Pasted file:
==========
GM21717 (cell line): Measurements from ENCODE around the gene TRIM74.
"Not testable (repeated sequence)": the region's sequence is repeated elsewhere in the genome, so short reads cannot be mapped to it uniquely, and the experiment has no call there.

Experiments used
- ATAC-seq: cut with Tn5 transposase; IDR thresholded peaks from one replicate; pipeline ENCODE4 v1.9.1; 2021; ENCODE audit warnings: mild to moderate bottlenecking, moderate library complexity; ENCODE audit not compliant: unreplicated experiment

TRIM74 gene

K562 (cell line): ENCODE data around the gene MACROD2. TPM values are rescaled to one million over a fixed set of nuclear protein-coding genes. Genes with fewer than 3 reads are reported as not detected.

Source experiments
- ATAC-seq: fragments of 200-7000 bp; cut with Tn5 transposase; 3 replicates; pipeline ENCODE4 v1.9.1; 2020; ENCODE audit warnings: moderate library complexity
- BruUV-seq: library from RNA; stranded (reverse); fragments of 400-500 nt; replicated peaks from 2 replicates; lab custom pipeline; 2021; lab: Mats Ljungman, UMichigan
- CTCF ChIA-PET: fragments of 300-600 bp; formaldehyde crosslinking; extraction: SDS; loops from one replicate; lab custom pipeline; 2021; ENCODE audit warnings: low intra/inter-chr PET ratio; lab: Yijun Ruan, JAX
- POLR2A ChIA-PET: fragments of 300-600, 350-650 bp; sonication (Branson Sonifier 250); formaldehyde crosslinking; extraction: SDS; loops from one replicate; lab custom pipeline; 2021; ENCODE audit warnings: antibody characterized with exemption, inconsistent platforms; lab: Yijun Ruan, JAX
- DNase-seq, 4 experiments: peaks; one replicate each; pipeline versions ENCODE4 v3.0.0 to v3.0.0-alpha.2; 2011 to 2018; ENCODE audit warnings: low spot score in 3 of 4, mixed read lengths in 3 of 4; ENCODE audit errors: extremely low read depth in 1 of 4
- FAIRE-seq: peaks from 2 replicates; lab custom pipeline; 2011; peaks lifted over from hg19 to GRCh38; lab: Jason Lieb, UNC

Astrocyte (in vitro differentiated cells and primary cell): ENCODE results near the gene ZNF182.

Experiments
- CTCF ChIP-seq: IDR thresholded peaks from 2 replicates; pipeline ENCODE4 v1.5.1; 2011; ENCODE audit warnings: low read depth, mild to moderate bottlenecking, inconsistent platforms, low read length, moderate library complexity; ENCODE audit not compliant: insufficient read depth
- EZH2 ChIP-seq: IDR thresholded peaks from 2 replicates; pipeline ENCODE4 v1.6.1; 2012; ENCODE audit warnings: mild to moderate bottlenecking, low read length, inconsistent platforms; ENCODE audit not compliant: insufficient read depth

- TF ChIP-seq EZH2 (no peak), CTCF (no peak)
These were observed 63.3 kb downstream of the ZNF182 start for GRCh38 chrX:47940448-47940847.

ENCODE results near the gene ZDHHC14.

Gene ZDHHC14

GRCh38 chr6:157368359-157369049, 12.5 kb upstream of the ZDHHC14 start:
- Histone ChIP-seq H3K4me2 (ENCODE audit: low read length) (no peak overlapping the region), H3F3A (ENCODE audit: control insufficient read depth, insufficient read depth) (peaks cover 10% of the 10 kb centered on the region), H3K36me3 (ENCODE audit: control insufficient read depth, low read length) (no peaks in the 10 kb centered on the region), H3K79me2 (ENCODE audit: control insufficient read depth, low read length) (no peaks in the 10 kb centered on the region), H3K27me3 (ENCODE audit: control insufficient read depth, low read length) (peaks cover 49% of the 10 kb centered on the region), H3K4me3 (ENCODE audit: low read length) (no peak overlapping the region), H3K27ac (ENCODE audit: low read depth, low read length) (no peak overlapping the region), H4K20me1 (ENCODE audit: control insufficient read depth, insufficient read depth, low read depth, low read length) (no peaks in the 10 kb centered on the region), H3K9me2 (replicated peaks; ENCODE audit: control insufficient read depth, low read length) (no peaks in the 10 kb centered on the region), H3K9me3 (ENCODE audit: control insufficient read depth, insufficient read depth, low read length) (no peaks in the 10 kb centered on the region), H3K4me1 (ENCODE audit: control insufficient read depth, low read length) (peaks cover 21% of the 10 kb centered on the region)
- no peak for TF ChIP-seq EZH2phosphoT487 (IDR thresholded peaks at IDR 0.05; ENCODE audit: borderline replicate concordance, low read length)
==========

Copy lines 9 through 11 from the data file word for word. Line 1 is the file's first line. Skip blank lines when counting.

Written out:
- BruUV-seq: library from RNA; stranded (reverse); fragments of 400-500 nt; replicated peaks from 2 replicates; lab custom pipeline; 2021; lab: Mats Ljungman, UMichigan
- CTCF ChIA-PET: fragments of 300-600 bp; formaldehyde crosslinking; extraction: SDS; loops from one replicate; lab custom pipeline; 2021; ENCODE audit warnings: low intra/inter-chr PET ratio; lab: Yijun Ruan, JAX
- POLR2A ChIA-PET: fragments of 300-600, 350-650 bp; sonication (Branson Sonifier 250); formaldehyde crosslinking; extraction: SDS; loops from one replicate; lab custom pipeline; 2021; ENCODE audit warnings: antibody characterized with exemption, inconsistent platforms; lab: Yijun Ruan, JAX